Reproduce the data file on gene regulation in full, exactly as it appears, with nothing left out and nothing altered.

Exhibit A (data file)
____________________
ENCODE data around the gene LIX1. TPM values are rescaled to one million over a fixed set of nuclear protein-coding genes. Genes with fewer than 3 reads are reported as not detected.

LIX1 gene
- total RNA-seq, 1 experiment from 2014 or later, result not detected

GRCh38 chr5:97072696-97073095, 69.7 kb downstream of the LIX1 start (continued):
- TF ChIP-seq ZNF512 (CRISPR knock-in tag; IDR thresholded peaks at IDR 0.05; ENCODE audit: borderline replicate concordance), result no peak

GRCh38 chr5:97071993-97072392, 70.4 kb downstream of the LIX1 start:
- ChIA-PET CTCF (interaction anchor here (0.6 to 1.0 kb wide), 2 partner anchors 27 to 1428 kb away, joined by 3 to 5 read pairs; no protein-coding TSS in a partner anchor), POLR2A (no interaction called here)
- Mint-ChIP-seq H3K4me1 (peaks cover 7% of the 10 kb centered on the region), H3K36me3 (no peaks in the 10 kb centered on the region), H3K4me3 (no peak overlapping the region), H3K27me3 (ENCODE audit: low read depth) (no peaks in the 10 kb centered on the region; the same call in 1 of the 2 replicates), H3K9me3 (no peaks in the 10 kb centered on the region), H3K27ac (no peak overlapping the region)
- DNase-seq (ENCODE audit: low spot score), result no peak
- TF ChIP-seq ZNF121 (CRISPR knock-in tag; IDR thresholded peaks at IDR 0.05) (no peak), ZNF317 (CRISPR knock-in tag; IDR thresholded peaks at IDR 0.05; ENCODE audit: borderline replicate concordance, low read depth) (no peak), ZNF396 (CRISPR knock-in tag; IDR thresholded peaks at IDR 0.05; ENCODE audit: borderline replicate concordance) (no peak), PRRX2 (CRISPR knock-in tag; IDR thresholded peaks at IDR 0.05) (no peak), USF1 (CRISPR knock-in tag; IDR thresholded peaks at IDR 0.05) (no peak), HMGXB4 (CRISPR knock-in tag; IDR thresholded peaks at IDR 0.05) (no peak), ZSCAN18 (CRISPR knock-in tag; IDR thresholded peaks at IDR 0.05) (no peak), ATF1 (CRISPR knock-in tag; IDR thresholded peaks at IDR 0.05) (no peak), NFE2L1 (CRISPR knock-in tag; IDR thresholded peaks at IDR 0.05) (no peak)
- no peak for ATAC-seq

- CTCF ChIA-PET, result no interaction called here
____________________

ENCODE data around the gene LIX1. TPM values are rescaled to one million over a fixed set of nuclear protein-coding genes. Genes with fewer than 3 reads are reported as not detected.

LIX1 gene
- total RNA-seq, 1 experiment from 2014 or later, result not detected

GRCh38 chr5:97072696-97073095, 69.7 kb downstream of the LIX1 start (continued):
- TF ChIP-seq ZNF512 (CRISPR knock-in tag; IDR thresholded peaks at IDR 0.05; ENCODE audit: borderline replicate concordance), result no peak

GRCh38 chr5:97071993-97072392, 70.4 kb downstream of the LIX1 start:
- ChIA-PET CTCF (interaction anchor here (0.6 to 1.0 kb wide), 2 partner anchors 27 to 1428 kb away, joined by 3 to 5 read pairs; no protein-coding TSS in a partner anchor), POLR2A (no interaction called here)
- Mint-ChIP-seq H3K4me1 (peaks cover 7% of the 10 kb centered on the region), H3K36me3 (no peaks in the 10 kb centered on the region), H3K4me3 (no peak overlapping the region), H3K27me3 (ENCODE audit: low read depth) (no peaks in the 10 kb centered on the region; the same call in 1 of the 2 replicates), H3K9me3 (no peaks in the 10 kb centered on the region), H3K27ac (no peak overlapping the region)
- DNase-seq (ENCODE audit: low spot score), result no peak
- TF ChIP-seq ZNF121 (CRISPR knock-in tag; IDR thresholded peaks at IDR 0.05) (no peak), ZNF317 (CRISPR knock-in tag; IDR thresholded peaks at IDR 0.05; ENCODE audit: borderline replicate concordance, low read depth) (no peak), ZNF396 (CRISPR knock-in tag; IDR thresholded peaks at IDR 0.05; ENCODE audit: borderline replicate concordance) (no peak), PRRX2 (CRISPR knock-in tag; IDR thresholded peaks at IDR 0.05) (no peak), USF1 (CRISPR knock-in tag; IDR thresholded peaks at IDR 0.05) (no peak), HMGXB4 (CRISPR knock-in tag; IDR thresholded peaks at IDR 0.05) (no peak), ZSCAN18 (CRISPR knock-in tag; IDR thresholded peaks at IDR 0.05) (no peak), ATF1 (CRISPR knock-in tag; IDR thresholded peaks at IDR 0.05) (no peak), NFE2L1 (CRISPR knock-in tag; IDR thresholded peaks at IDR 0.05) (no peak)
- no peak for ATAC-seq

- CTCF ChIA-PET, result no interaction called here